Jon M. Huntsman School of Business

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Wednesday, February 13, 2013

Entrepreneurial Experiences From Alan Hall

Klydi Heywood
Klydi Heywood

After having a 1 - 4 track record with successful businesses, Alan Hall asked his wife if he could second mortgage the house to start Marketstar.

“Bless her heart, she let me do it,” Mr. Hall said, “And I worked my tail off to make this business successful because I had learned some of the things I’m going to tell you tonight.”

At the Entrepreneurship Speaker Series Lecture Wednesday Feb. 6, Mr. Hall gave seven points that have helped him in his entrepreneurial adventures. Three in particular stood out to me.

Know your customer

“You go sell your idea first, you come back and design it, you build it and then you deliver it,” he said. He explained that many entrepreneurs start with the design and end with selling. When a person pitches their business idea and they don’t know specifically who their customer is, it’s all down-hill because they don’t know where to market, they don’t know how to get it out and “they blow through lots of money trying to find the customer,” Mr. Hall added.

He explained to never base your business on the product in the first place, other than the idea.

Take care of your customers

“Once people get the sale, they do a lousy job of taking care of that customer,” Mr. Hall said. He named the following list the “Value Chain of What Customers Want When They Buy a Product”:
  • Good product
  • Good price
  • Delivered on time
  • Make sure it works
  • Support
  • A good buying experience

“If you’re going to start a business, shouldn’t you take care of your customers?” Mr. Hall asked. He stated that taking care of the customers is where a lot of entrepreneurs fail.

Hire the right employees

I especially liked this point because of the applicability it has to me at this time in college. If this is the kind of person Mr. Hall wants to hire, then this is the professional I want to become.

He told us his seven C’s of hiring:

Competent - Although this is important, Mr. Hall said he made some big mistakes in his career by only looking at this aspect.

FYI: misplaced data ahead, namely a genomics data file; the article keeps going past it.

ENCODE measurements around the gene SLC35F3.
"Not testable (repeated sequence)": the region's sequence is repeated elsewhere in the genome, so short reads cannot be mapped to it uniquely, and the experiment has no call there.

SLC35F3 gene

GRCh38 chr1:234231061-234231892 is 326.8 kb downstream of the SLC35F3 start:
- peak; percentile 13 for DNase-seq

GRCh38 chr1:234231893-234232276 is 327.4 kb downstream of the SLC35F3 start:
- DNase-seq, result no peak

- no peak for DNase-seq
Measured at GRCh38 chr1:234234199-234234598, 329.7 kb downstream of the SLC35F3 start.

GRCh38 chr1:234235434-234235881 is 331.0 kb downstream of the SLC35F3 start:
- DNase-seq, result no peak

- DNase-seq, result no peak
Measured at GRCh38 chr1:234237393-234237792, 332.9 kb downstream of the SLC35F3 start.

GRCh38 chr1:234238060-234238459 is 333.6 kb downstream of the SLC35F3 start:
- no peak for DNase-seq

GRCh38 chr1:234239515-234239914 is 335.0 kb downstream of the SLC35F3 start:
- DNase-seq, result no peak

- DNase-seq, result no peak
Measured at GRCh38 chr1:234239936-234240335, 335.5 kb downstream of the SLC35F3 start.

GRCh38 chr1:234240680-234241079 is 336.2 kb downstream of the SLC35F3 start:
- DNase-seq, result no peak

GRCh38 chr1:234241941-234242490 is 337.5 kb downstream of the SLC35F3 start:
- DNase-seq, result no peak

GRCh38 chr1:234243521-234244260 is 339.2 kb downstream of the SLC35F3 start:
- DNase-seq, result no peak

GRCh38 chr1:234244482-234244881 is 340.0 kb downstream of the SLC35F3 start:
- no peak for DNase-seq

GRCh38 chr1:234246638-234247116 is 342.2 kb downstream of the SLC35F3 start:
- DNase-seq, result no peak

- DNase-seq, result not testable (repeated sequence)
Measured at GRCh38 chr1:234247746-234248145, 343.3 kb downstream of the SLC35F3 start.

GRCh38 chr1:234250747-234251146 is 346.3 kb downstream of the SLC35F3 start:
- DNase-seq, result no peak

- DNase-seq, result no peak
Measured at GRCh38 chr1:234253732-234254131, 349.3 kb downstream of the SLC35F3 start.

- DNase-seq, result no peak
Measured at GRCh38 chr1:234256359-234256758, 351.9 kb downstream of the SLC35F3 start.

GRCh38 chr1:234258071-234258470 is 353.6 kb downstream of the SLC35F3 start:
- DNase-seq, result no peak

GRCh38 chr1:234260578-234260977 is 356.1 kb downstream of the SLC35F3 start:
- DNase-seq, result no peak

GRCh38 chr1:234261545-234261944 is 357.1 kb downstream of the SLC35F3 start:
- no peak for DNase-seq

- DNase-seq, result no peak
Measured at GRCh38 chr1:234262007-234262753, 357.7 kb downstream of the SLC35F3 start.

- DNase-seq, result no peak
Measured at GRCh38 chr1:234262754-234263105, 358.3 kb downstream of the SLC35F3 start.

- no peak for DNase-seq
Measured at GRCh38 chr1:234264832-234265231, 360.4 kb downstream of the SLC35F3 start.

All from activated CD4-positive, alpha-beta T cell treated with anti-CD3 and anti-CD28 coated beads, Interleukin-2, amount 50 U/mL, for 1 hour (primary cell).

Capable - They need to be capable of growth. “They can actually take the assignment they have and enhance it,” Mr. Hall said. “They can do it better and more efficiently.”

Compatible - Mr. Hall stated that he wasted a lot of time on interpersonal relationships when he didn’t get along with someone.

Committed - You need to hire someone who will come in, work through thick and thin, won’t bail and will make sure they are always getting their job done, Mr. Hall said.

Character - “I want people who are honest, who have integrity, work hard, keep commitments, do things that are right, and if they don’t, I get rid of them,” Mr. Hall said, adding that to be honorable is non-negotiable.

Culture - Mr. Hall’s specific culture has developed overtime. His culture is “love of God, love of self, love of family, love of work, love of community.”  He emphasized the importance of always supporting and upholding this culture. If his employees like the culture and can depend on it, then they will work hard in return.

Compensation - Mr. Hall advised that we always want to take care of our employees. We should always be looking at ways to reward, increase pay and increase growing opportunities for those who deserve it.

Mr. Hall’s lecture opened my mind to a lot of mistakes that can be avoided on the entrepreneurial journey. I hope we can all take a few notes and become the next generation of successful business professionals.

For the complete lecture, click here

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